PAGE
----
Because of river navigation, a typical falsework method could not be used to complete the arches. To counter this, a cantilever method was used. This imposed using wooden towers on the piers and abutments, which supported the counterweights.
In September of 1873, the west arch neared completion. Assistant engineer Colonel Henry Flad was left in charge of the bridge project.
Nearly 100 degree temperatures caused significant distortion on the final piece of the west arch. Instead of forcing it in place, it would instead be cut and a plug inserted. By December of 1873, the central and eastern two arches had connected in the middle.
Two tubes had ruptured in January of 1874, as Eads was preparing to meet with stakeholders to discuss the final funds needed to complete the project.
Eads received the news around midnight, and promptly ordered replacement tubes.
The steamboat lobby launched one final attack at the bridge in September of 1873. They claimed the bridge was not high enough. However, this was an optical illusion and the bridge was indeed high enough.
A draw span was ordered to be installed, in which Eads motioned to President Grant to drop the matter. The matter would be dropped.
On April 17th, 1874 Keystone Bridge Company announced the bridge would be open to the public the next day. However, Keystone was errored in the announcement and removed planking the next day to prevent anyone from going on it.
The bridge finally opened to pedestrians on May 24th, 1874. 15,000 persons were said to walk over the bridge. On June 3rd, 1874; the road opened to the public, and the first train crossed six days later, after General William T. Sherman ceremoniously drove the final spike into the railroad.
A fully loaded test train crossed the bridge in early July, and on July 4th, a grand spectacle unfolded at the bridge. Although President Grant was not in attendance, a 15 mile parade, many speeches and an elaborate fireworks show lit up the city. Nearly a half million people would be in attendance.
Less than five years after the bridge opened, the railroads boycotted the structure. The $10 Million structure would be auctioned off for $2 million in late 1878. Jay Gould would become owner in 1881, and leased the bridge and tunnels for 500 years to the Missouri Pacific Railroad; later to the Terminal Railroad Association of St. Louis.
The final train would cross in 1974. In 1924, the St. Louis Consulting Engineer Charles E. Smith wrote that the railroads would begin to use the MacArthur Bridge, and the City of St. Louis would come into sole possession of the Eads Bridge for commuter rail.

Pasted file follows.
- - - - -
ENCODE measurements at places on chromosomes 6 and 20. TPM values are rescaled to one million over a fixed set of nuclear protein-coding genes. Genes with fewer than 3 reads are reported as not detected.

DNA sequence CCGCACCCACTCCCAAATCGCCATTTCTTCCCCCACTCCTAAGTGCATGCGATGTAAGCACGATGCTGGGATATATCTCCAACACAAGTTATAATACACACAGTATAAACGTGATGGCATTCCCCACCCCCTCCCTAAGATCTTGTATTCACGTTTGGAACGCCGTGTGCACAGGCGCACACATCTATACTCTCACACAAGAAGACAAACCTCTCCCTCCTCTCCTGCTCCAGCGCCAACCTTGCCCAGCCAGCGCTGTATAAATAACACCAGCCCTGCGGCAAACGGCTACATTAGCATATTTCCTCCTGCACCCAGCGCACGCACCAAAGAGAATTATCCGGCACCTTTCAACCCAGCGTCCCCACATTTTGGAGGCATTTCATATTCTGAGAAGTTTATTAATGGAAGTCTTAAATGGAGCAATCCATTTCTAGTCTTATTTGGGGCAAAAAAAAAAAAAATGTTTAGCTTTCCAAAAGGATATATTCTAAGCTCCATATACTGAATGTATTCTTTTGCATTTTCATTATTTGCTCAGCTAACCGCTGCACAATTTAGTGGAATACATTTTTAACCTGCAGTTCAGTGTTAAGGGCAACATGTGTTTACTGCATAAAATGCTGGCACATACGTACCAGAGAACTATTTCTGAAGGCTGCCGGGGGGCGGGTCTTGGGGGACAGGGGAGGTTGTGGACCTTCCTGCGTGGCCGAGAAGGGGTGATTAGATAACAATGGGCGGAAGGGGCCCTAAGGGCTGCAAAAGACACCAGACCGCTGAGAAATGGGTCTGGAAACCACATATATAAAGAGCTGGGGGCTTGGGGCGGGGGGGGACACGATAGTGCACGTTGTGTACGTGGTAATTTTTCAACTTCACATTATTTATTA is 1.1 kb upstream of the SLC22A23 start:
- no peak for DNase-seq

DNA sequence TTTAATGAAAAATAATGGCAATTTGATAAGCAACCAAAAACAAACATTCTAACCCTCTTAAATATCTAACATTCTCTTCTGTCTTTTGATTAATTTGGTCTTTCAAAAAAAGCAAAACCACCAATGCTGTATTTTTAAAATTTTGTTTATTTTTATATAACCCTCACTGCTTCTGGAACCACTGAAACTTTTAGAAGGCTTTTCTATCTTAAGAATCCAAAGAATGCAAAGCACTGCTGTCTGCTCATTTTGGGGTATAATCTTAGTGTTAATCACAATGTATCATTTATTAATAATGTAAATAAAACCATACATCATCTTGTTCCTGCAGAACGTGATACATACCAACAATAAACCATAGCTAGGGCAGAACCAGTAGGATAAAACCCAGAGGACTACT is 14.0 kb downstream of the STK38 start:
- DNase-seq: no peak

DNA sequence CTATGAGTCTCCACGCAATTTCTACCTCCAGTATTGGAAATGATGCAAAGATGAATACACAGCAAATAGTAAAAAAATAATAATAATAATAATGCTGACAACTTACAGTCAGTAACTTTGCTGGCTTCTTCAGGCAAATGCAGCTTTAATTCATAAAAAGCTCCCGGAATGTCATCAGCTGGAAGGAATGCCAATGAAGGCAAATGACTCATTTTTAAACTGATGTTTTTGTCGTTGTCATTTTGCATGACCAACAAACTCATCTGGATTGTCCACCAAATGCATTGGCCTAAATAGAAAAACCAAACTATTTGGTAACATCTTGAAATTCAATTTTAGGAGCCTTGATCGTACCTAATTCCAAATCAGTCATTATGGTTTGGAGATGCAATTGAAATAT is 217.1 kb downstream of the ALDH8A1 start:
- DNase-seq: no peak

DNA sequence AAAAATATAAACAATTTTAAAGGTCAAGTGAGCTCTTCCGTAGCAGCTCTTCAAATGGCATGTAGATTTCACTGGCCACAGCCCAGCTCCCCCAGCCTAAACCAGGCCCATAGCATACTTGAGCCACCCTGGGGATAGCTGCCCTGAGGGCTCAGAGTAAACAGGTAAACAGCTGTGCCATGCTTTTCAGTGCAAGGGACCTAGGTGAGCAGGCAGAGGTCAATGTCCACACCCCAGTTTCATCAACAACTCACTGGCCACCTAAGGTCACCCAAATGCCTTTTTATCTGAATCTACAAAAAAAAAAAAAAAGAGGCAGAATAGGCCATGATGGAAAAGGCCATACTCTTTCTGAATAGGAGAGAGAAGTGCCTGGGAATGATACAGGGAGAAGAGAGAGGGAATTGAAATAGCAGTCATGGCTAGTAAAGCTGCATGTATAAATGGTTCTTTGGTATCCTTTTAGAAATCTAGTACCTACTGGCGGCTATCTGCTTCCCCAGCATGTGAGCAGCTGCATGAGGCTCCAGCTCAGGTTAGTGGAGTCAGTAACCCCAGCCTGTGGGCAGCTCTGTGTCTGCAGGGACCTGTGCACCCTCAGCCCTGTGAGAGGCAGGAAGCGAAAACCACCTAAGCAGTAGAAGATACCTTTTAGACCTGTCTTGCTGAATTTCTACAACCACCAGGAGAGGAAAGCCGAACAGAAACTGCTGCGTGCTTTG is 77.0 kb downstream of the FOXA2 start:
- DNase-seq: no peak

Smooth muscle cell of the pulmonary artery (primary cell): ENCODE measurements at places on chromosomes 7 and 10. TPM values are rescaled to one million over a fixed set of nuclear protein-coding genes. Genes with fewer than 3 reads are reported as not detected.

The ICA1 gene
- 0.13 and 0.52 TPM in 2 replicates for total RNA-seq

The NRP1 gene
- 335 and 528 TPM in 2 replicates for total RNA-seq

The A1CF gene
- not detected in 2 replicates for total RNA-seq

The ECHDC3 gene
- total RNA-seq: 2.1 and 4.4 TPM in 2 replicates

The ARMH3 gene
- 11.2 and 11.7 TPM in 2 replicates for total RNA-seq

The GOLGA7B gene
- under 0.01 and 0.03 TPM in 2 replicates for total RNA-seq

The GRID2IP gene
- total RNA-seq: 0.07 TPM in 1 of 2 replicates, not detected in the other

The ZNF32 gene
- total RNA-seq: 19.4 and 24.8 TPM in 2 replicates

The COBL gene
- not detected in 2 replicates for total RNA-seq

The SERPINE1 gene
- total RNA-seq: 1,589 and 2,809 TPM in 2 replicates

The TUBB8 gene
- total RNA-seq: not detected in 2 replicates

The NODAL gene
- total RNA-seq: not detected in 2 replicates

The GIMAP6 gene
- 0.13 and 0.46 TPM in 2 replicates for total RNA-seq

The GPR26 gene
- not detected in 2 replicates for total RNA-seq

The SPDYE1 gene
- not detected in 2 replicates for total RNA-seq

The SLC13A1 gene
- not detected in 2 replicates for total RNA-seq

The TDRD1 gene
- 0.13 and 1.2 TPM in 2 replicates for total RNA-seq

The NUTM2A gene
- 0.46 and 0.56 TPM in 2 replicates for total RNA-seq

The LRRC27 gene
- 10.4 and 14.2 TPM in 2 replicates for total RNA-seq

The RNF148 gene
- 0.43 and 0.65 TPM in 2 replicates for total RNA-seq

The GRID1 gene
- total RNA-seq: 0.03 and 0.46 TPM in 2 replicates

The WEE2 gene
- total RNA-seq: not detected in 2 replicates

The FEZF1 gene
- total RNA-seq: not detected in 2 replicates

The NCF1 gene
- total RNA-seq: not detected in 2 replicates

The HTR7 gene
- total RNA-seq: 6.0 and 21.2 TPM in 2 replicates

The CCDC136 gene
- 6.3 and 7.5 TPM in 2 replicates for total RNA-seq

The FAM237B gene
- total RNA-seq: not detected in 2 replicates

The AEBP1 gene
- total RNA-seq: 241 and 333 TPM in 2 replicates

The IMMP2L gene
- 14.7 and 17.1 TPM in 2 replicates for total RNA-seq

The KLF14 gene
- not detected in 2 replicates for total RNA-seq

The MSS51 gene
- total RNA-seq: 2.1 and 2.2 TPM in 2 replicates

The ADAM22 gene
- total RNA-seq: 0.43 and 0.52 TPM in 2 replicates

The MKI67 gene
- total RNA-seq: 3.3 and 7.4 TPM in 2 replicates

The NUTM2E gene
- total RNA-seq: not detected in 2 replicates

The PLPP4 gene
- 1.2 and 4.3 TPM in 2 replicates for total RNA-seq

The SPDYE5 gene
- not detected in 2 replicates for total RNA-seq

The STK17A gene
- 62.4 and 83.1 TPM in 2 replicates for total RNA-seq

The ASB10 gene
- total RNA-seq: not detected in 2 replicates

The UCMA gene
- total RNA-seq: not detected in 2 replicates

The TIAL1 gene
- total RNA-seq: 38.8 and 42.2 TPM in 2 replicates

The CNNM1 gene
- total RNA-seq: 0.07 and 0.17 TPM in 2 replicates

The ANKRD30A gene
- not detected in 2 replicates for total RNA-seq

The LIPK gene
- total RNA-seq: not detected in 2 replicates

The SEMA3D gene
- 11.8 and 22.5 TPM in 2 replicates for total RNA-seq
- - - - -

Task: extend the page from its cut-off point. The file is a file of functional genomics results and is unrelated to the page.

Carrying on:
In 1989, this was accomplished. Currently, the Metrolink System uses the rail deck of the bridge. The road deck has been rehabilitated, and the bridge has seen significant alterations since its first appearance.
The Eads Bridge is one of the most significant bridges in the United States of America. It was one of the first bridges to use pneumatic caissons, and was the first to use a cantilevered method of construction. In addition, the tubes and replaceable components were first used on this bridge, and have since been spread to other bridges.
The spans are 200+ feet longer than any previously built. This unprecedented accomplishment was met with much praise for Eads, for whom the bridge was named.
It was listed as a National Historic Landmark in 1964, listed to the National Register of Historic Places in 1966, and was dedicated a National Historic Civil Engineering Landmark in 1974.
Today, the bridge has undergone significant renovation. The Illinois Approach, originally built as a combination of girder spans for the railroad and deck trusses for the road has been replaced by a more modern structure. The Missouri Approach, featuring numerous arches of brick and stone has been altered.
Some of these arches have been sealed, and spans at 2nd and 1st Street have been replaced by steel plate girder type spans. An additional arch at the TRRA Viaduct along the west bank has also been replaced.
A tornado in 1896 also severely damaged the east approach.
Despite a seemingly infinite number of alterations, the bridge has had an incredible impact on engineering and culture. Today, the bridge is one of the most recognized landmarks in the United States.
Because of this, the author has ranked this bridge as nationally significant, the highest rating this site gives. The bridge has become a national landmark since 1874, and has carried goods and people across the Mississippi River faithfully over 140 years. This bridge should be kept intact and have minimal alterations at all costs.
However, the bridge was rehabilitated again in 2016. Arch components were replaced once again, continuing the disturbing trend of altering the work of Eads. Despite this, the bridge is still one of the most historically significant bridges in the nation.
The photo above is an overview and elevation of the structure from the west bank, looking east. To the right of the author sits the Gateway Arch, the nearby landmark in St. Louis. A number of alterations can be seen in this photo, and current construction can be seen in the foreground.
Due to the vast number of photos on this page, it has been divided into four sections. Above are overview photos, and below are the detail photos, Historic American Engineering Record Photos and Historic American Engineering Record Blueprints.
|Downstream||MacArthur Bridge (River Spans)|